Those rakshasas who survived hastily reported to Ravana that Devantaka, Trishira, Atikaya and others had been killed. Hearing this sudden message of death, the king’s eyes filled with tears. Thinking about the death of his sons and the horrible slaughter of his brothers, the king became very contemplative. When Indrajit saw how his father was miserable and drowning in an ocean of grief, he spoke the following words: “O lord of the rakshasas, you should not despair while Indrajit is alive! Indeed, no one is able to survive when struck by my arrows in combat. Today see Rama and Lakshmana lying dead on the ground, Their bodies pierced, scattered and completely covered by my arrows! Hear my vow strengthened by great determination, manliness and destiny: I shall this very day overcome Rama and Lakshmana with my arrows which are always effective! Today Indra, Yamaraja, Vishnu, Rudra, the saadhyas, Agni, Chandra and Surya will witness my immeasurable prowess as they did the formidable prowess of Vishnu in the sacrificial arena of Maharaja Bali!”
After saying this and taking leave of Ravana, the enemy of Indra, Indrajit mounted the chariot which was as swift as the wind, drawn by asses and equipped with weapons. Sitting down in the chariot, the glorious Indrajit, the crusher of enemies, suddenly departed for the battlefield. Extremely excited, many powerful rakshasas carrying excellent bows followed the great prince. Some rakshasas rode on elephants, some on fine steeds, tigers, scorpions, cats, asses, camels, snakes, boars, lions, jackals as big as hills, crows, swans and peacocks. They bore lances, sharp swords, axes, maces, firearms, mallets, bludgeons, cat-’o-nine-tails and iron bars. Indrajit quickly proceeded to the battleground to the loud accompaniment of drums and conch shells. Covered with a parasol as white as a conch shell or the moon, that crusher of enemies looked like the night sky with a full moon. That best of archers was being fanned with lovely Caamara whisks adorned with gold handles.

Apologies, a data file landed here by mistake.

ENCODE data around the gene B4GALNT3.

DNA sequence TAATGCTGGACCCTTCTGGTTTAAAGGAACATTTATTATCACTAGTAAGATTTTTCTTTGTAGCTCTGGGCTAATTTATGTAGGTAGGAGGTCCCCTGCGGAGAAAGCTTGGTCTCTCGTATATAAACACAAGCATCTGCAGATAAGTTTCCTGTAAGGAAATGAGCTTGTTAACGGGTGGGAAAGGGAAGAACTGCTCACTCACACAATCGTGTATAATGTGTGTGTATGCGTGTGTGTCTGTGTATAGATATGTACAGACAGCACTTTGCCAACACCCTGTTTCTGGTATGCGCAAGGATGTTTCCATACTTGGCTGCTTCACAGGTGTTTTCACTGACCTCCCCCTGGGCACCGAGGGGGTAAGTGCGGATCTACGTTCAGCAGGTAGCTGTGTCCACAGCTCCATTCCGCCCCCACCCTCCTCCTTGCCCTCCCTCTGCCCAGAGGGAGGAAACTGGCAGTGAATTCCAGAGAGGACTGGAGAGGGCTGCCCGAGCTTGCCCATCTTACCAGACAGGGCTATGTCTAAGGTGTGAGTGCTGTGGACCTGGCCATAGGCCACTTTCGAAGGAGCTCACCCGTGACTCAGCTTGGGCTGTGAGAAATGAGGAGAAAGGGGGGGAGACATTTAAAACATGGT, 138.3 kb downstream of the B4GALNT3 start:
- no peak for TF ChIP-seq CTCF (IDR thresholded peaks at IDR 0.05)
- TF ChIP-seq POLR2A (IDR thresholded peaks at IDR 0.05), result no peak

Seeing his son leaving with a large army, the glorious Ravana said: “O son, you have no rival in combat. You even conquered Lord Indra. Why would you not be able to kill Rama, a human being and therefore defeatable?” The prince accepted the king’s blessings. Then Lanka shone with Indrajit, whose splendor was like the sun. Indrajit’s valor was matchless and he shone like the sun in the sky. When he reached the battlefield, he stationed the rakshasas all around his chariot.
Then Indrajit worshiped the god of fire according to scriptural regulations with the recitation of excellent hymns. After propitiating the god of fire with an offering of parched grains, which was preceded by offerings of flower garlands and sandalwood paste, Indrajit offered oblations of clarified butter. The area around the sacrifice was strewn with weapons instead of reeds. Wood from the Bibhitaka tree were used as fuel. The robes worn by the attendees were red and the sacrificial utensils were made of iron. Indrajit grabbed a living black goat by the neck. After the goat was thrown in all at once, a smokeless fire sprang up from the fuel, displaying signs indicative of victory. The deity of fire rose up out of the fire, shining like molten gold. Inclining to the right, he personally accepted that offering.